People die, but the truth lives and breathes freely on its own.
We now mourn the passing of 87-year old Essie Mae Washington-Williams, who, in December 2003, confirmed one of the oldest rumors of Southern political folklore: that she was the mixed-race daughter of former US Senator Strom Thurmond (R-SC).
Washington-Williams, whose mother worked as a maid in the Thurmond family home, was long rumored to be Thurmond's daughter. In 1968, [journalist] Robert Sherrill alleged that Thurmond had fathered a mixed-race child and in 1972, the front page of a South Carolina newspaper announced that Thurmond had fathered a "colored offspring." By 1992, The Washington Post was referring to Washington-Williams as Thurmond's "supposed daughter."
During the senator’s lifetime, Thurmond's family and staffers repeatedly denied the claim. Through my long working relationship with the senator, I knew otherwise.
I began working for Senator Thurmond in 1978. Nearly 20 years later, at a 1996 Washington Urban League ceremony, the senator…leaned over to me and said, "You know, I have deep roots in the Black community…deep roots."
His voice softened into a raspy whisper, "You've heard the rumors."
"Are they just rumors, Senator?" I asked.
"I've had a fulfilling life," he cackled.
The subject came up again while the senator and I were attending a South Carolina State football game in Orangeburg. He mentioned how he had arranged for Washington-Williams to attend the college while he was governor.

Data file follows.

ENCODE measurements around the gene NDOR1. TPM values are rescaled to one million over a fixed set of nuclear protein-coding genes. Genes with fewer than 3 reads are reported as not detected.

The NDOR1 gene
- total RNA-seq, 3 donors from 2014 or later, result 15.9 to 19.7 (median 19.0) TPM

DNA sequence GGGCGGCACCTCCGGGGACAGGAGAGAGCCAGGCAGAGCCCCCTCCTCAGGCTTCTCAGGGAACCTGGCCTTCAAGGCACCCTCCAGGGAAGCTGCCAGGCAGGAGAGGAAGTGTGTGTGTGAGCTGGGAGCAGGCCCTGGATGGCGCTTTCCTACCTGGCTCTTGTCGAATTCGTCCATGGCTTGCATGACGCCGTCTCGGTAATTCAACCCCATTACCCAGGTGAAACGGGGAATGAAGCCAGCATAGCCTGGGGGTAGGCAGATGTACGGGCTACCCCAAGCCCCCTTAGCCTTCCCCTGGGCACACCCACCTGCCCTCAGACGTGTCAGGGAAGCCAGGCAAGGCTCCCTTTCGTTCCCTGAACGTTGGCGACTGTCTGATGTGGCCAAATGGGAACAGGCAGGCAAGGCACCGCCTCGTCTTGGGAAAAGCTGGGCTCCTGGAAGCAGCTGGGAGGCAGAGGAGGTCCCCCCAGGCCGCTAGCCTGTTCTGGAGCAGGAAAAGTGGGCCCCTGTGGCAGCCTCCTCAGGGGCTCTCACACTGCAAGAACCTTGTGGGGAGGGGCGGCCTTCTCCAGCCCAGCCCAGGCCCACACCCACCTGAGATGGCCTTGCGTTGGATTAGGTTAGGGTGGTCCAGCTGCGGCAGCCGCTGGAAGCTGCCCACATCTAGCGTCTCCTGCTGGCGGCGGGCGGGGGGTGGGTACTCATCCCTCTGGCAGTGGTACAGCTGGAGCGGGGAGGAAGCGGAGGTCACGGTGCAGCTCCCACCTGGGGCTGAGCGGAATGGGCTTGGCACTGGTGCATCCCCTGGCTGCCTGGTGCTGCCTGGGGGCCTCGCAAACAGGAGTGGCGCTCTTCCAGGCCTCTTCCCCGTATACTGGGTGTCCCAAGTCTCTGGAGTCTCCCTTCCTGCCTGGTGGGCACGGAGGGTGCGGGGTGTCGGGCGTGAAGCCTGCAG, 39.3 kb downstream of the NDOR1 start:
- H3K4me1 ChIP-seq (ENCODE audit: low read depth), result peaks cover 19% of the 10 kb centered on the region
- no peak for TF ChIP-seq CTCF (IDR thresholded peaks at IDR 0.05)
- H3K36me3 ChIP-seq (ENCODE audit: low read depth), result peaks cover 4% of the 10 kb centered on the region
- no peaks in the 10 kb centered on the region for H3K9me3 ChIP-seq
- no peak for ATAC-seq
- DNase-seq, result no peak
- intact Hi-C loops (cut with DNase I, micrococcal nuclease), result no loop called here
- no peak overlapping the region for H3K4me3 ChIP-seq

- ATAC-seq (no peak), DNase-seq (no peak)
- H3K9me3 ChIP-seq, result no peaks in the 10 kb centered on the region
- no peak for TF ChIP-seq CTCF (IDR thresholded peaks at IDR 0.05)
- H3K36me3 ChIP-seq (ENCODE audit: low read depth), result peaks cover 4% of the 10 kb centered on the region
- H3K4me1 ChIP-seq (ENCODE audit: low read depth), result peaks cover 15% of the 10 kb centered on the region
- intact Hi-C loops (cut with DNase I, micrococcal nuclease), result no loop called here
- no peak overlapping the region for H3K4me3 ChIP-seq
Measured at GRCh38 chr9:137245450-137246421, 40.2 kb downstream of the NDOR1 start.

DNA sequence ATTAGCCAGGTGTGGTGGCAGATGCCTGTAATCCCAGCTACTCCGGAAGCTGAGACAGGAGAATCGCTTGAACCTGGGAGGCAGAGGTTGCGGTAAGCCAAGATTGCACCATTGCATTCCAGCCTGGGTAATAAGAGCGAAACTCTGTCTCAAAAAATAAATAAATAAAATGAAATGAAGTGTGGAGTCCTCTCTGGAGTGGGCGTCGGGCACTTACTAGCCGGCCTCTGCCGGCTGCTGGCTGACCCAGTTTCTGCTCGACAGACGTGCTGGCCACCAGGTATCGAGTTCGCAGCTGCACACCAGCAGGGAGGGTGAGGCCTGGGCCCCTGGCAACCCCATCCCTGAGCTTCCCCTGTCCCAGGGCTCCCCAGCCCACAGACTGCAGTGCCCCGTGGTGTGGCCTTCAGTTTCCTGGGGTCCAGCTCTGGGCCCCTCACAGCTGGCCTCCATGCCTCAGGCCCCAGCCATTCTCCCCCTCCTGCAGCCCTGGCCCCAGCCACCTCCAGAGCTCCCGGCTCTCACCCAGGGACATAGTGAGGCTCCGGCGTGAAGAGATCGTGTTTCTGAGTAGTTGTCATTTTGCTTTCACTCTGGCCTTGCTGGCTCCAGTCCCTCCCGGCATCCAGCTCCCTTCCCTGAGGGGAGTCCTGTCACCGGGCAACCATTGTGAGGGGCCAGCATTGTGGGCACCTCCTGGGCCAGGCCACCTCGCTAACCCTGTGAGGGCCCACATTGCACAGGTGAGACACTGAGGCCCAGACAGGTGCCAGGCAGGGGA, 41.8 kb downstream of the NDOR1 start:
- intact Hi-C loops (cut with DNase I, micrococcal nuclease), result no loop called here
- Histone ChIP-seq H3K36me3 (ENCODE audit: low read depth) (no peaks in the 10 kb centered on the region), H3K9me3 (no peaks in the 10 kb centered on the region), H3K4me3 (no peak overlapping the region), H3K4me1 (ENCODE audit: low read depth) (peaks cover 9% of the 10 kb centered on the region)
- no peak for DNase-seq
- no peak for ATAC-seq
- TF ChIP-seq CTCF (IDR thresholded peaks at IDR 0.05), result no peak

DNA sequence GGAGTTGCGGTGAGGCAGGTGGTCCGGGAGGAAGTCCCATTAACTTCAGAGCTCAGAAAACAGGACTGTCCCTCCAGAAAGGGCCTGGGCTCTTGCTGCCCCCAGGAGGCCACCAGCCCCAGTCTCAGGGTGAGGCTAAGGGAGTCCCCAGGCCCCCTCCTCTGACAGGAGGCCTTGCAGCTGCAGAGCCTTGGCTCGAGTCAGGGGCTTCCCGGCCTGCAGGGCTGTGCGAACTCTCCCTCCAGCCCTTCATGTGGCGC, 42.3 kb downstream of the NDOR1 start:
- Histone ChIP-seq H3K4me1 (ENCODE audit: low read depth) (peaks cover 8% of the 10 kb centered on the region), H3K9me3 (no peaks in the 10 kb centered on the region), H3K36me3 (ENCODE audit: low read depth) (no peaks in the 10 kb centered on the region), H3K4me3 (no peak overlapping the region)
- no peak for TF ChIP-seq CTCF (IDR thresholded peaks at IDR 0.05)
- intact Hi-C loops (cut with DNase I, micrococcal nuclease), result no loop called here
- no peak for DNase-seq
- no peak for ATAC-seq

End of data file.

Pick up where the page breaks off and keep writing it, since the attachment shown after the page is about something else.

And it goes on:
"When a man brings a child in the world, he should take care of that child," he told me, and added, "she'll never say anything and neither will you. Not while I'm alive."
He showed me where she lived while attending S.C. State and admitted to supporting her financially. Though he didn't say outright that she was his daughter, the senator's remarks left little to interpret.
Then there was a private conversation we had years back. The senator had been frequently ill at the time and given to spontaneous bouts of nostalgia. He mentioned how proud he was that he was able to maintain a close relationship with Washington-Williams. Beaming with pride, he talked about how she called him and sometimes took him to task when she didn't agree with statements he made. Perhaps he saw some of his own tenacity reflected back in her. Thurmond also mused about the disconnection between what politicians sometimes espoused publicly back during the de jure segregation era and what they did in their private lives.
This point was not lost on civil rights leaders. They collected pictures of Washington-Williams on campus to use as political ammunition against Thurmond, a noted segregationist who filibustered the Civil Rights Act.
But Washington-Williams never confirmed the rumors. For 78 years she honored the senator's request that no one know the truth about their relationship. During his lifetime, she placed the senator's political career ahead of any desire to be recognized.
Many of us were aware of her struggles with illness for a long time. Finally, she has found peace, and her legacy will endure with her family and the many lives she touched along the way.
Williams did not make any financial claims on the Thurmond estate. "We are not looking for money. We are merely seeking closure by way of the truth for Essie Mae Washington-Williams," said her attorney, Frank Wheaton to the Washington Post [after Thurmond’s death in 2003.] After nearly eight decades of subverting facts about her identity, it seems that Washington-Williams wished only to be honest with herself and with society about who she was.
Senator Paul Thurmond, Essie Mae's younger brother, recently requested that on the next available date, the South Carolina Senate adjourn in memory of his sister. His request passed unanimously. His gesture further confirms the acceptance of Essie Mae and her children as the continuing legacy of Strom Thurmond.
Armstrong Williams is a columnist and radio talk show host.